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Faculty-To-Faculty Interpersonal Support and Conflict Resolution

The academic setting demands heavy collaboration with varying personalities and philosophies, which can be challenging and sometimes disruptive. During struggling economic climates, administrative priorities may shift leading to uncomfortable accommodations. Under these and other circumstances, conflict can easily arise. With the appropriate tools, resources, and strategies, faculty-to-faculty conflict mediation and resolution can be achieved (Pearson).
 
 
 
How Should I Manage Conflict Within My Department? (Cipriano and Buller, 2013)

1. Stop the name calling (Waggoner, 2005)
Re-evaluate your assumptions about your colleague to invoke more compassion towards them. If you label someone negatively, your thinking skews your observations to reinforce that label.

2. Use rational detachment (Waggoner, 2005)
Stay calm, in control of yourself, and professional in trying moments. Resist taking comments about your “appearance, race, gender, or competence” personally (Waggoner, 2005). Hurtful comments say more about the people saying them than about the people towards whom they are directed.

3. Use cognitive restructuring (Waggoner, 2005)
Tell yourself your colleagues’ suggestions are well intentioned. This will encourage you to actively listen to those suggestions to find the silver lining.

4. Choose your battles (Waggoner, 2005)
Carefully consider the importance of the issue in each interaction before engaging in an argument. A “cooling-off period” may be necessary for everyone to think of issues differently (Waggoner, 2005).

5. Smile and laugh (Waggoner, 2005)
Laughing and smiling keeps interactions light and friendly helping to smooth over some rough spots in your negotiations.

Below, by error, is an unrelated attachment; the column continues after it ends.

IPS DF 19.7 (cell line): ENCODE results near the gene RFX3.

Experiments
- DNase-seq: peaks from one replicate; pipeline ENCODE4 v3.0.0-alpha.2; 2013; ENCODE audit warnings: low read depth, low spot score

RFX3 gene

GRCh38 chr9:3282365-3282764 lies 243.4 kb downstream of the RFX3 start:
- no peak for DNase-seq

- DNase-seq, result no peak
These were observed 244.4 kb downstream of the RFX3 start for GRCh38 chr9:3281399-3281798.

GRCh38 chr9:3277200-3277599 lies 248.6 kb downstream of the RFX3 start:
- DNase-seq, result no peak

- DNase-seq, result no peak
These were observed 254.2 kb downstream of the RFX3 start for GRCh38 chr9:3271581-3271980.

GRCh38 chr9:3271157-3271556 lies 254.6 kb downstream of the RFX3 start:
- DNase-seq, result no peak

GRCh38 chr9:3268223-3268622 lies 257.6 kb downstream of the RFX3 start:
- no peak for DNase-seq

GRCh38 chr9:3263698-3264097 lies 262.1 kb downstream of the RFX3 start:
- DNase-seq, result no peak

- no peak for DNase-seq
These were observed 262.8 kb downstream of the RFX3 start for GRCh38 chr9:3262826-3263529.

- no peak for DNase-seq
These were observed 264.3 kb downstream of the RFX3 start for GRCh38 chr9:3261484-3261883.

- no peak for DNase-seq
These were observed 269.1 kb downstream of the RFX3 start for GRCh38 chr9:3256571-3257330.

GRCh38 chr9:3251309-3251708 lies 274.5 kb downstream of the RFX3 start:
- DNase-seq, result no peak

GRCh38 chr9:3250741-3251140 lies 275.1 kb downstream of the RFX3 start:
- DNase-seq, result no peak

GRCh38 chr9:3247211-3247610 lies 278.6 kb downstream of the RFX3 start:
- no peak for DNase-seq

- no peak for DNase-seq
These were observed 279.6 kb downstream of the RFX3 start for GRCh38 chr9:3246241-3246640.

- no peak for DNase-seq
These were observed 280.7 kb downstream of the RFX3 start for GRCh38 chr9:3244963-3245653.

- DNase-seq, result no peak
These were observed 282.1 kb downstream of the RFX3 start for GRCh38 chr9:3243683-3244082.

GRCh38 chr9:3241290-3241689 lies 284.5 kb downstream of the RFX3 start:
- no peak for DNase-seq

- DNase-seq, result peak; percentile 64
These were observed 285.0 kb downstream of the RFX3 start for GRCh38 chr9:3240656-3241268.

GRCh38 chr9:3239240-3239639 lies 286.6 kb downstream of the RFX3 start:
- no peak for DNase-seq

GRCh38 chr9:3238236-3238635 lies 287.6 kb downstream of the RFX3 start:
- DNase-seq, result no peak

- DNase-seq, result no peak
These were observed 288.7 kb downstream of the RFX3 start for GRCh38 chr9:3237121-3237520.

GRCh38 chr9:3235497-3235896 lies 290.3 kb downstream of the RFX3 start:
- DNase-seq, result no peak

6. Celebrate your successes (Waggoner, 2005)
Acknowledge and use successful interactions to build positive relations with difficult colleagues to make future interactions easier.
 
 
 

SIUe Campus Resources

SIUe Ombuds
“The Faculty Ombuds are available to serve as neutral listeners, information sources, and intermediaries in informal dispute resolution. They provide a comfortable, confidential, and impartial environment in which to discuss problems and concerns” (Faculty Senate, 2016).
 
 
 

References

Cipriano, R. and Buller, J. L. (2013). Magna 20 minute mentor: How should I manage conflict within my department? [video file]. Magna Publications. Retrieved from http://www.magnapubs.com/mentor-commons/?video=3022
 
The Faculty Senate. (2016). Faculty ombuds. Southern Illinois University Edwardsville. Retrieved from http://www.siue.edu/ugov/faculty/ombuds/
 
Pearson, S. Can we agree to disagree? Faculty-faculty conflict. University of New Mexico Ombuds/Dispute Resolution Services for Faculty. Retrieved from http://ombudsfac.unm.edu/Article_Summaries/Can_We_Agree_to_Disagree.pdf
 
Waggoner, J. (August 2005). When colleagues are brats. Academic Calendar, 21(8), 3 & 5. Retrieved from file:///C:/Users/slau/Downloads/How-Should-I-Manage-Conflict-Within-My-Department-20-Min-Supplemental%20(2).pdf
 
 
 

Additional Resources

Mending the Cracks in the Ivory Tower: Strategies for Conflict Management in Higher Education
Book by Susan A. Holton
 
Can We Agree to Disagree? Faculty-Faculty Conflict
Article on strategies for conflict management based on a chapter in “Mending the Cracks in the Ivory Tower”
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